Prakash Karat, general secretary of the Communist Party of India-Marxist (CPI-M), has said the Congress-led United Progressive Alliance government at the Centre has failed to solve the relentless and unprecedented price rise as it is not giving up the neo-liberal policy framework.
Inaugurating a one-day seminar, “EMS and Kerala development,” organised by the Keluettan Studies and Research Centre in connection with the conclusion of the EMS birth centenary celebrations here on Monday, Mr. Karat said the Centre had refused to acknowledge that its approach to the public distribution system (PDS) had destroyed the very system and eroded the livelihood of millions of working people.
He said the genesis of the price rise did not lie in any natural calamities or in the dislocation of supply and distribution of food grains. The Centre wanted the prices of food grains and basic consumer necessities to be controlled by the market forces.
He said the government cut the allocations of wheat and rice for the above poverty line (APL) category by 70 per cent. “Now it is offering an additional allocation of 10 kg per person but not at PDS price. The Centre is offering food grains at Rs.17 per kg, including the transportation cost, to the State,” he said.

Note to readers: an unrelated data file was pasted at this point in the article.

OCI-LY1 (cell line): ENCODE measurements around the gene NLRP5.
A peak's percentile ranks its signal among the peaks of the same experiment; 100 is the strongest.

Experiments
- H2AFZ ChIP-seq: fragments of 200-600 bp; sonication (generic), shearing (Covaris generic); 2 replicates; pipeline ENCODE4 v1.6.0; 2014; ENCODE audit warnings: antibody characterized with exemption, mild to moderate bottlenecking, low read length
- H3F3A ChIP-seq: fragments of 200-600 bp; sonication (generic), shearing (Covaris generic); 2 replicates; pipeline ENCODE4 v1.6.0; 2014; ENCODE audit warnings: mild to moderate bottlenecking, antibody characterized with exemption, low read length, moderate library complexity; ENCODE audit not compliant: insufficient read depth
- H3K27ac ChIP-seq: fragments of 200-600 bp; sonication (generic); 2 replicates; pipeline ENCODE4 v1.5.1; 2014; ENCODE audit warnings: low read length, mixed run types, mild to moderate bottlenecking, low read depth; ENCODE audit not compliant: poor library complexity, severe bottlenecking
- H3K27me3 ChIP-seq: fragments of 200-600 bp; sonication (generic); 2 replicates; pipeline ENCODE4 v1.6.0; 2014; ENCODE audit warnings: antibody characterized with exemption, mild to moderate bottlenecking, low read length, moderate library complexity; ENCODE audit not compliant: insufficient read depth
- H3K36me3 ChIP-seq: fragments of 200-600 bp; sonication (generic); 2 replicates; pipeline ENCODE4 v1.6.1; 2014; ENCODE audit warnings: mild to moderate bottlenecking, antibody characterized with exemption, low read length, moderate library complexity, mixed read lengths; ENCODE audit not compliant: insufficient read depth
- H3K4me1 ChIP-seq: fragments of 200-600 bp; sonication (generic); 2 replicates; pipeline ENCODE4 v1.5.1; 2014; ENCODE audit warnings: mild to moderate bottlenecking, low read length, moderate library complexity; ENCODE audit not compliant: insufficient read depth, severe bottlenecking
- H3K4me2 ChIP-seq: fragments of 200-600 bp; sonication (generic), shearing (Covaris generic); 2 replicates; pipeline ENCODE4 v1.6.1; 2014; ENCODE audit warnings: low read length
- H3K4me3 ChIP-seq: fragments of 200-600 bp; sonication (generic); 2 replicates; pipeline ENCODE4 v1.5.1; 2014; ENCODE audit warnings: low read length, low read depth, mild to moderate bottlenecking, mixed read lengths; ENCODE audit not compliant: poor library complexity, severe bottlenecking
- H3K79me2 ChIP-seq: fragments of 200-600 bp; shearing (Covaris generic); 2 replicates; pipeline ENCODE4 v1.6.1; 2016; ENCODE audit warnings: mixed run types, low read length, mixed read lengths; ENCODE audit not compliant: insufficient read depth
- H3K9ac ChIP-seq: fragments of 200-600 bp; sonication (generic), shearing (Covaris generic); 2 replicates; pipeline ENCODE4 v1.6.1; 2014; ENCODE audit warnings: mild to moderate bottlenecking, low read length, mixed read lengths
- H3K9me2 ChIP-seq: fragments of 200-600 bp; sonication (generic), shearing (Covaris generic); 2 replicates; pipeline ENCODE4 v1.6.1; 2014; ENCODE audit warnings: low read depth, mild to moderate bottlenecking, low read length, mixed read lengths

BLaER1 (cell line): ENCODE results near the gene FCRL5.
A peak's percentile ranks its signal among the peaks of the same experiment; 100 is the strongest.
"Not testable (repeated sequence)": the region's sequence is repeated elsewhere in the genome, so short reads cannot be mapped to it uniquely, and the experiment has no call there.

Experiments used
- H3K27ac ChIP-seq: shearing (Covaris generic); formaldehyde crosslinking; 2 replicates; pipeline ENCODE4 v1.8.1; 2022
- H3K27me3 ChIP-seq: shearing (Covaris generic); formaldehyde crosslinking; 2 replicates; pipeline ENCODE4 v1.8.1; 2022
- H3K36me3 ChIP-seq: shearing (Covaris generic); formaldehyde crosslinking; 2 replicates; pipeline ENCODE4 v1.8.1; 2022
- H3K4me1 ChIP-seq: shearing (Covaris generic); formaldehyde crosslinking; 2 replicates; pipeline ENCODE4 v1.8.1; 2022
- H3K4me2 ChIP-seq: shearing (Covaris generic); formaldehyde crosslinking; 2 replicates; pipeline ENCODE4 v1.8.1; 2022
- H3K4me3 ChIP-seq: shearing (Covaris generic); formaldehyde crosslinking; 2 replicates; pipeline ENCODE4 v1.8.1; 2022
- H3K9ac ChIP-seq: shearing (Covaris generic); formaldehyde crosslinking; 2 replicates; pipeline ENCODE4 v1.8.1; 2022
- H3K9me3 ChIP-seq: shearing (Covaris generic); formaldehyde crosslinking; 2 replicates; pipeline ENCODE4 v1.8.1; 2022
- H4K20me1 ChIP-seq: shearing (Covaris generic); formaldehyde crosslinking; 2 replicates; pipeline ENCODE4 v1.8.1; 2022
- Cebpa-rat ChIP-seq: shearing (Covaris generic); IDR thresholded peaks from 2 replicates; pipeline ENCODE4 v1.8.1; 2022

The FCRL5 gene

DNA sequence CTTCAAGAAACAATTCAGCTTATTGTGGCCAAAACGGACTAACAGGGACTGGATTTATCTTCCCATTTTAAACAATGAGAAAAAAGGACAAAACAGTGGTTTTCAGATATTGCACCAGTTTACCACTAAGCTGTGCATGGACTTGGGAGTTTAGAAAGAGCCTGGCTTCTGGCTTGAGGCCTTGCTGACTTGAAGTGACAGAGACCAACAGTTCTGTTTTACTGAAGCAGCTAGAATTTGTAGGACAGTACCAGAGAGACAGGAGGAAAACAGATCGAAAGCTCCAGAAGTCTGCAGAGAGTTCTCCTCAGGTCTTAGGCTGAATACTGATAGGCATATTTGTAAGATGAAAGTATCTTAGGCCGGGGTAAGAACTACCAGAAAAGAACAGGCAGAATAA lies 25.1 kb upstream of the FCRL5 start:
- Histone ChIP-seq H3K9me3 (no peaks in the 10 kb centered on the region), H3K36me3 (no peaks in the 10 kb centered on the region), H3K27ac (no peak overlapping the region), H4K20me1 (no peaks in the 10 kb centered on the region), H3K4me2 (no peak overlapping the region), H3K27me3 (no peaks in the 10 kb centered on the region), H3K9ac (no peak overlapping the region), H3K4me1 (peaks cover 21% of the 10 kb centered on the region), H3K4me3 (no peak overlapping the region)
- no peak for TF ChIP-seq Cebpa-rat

He said the Centre imported wheat at Rs.14-15 a kg when wheat prices skyrocketed. At the same time, the government procured wheat from farmers at Rs.9 a kg.
Similarly in the case of sugar, Mr. Karat said, the government adopted a policy which benefited the sugar mill owners enormously. It did not build a buffer stock when sugar production was high.
“And now when farmers shifted from sugarcane production because they were not getting a fair price, we find that the government is now importing sugar or allowing the import of sugar at Rs.40 per kg,” he said.
He said 33 sugar mill companies increased their profit from Rs.30 crore to Rs.900 crore in over one year. “The farmer who produces the sugarcane has suffered and the consumer who buys sugar is suffering,” he said.
Mr. Karat said all the policies being pursued by the Centre in the name of registering economic growth “is the growth without jobs.” The number of jobs had increased only by 2.6 lakh in the organised sector, both in the public and the private sectors, during the period from 1991 to 2006. But the Centre claimed that “we are registering 8-9 per cent growth.”
He said land reforms did not figure on the agenda of the Centre. The government had been able to distribute only 73 lakh acres out of the 500 lakh acres of surplus land during this period. Of this, only 53 lakh acres was finally distributed to the small farmers and 20 per cent of this was in West Bengal.
He criticised the UPA government’s proposal of large-scale divestment of 50 profit-making public sector units.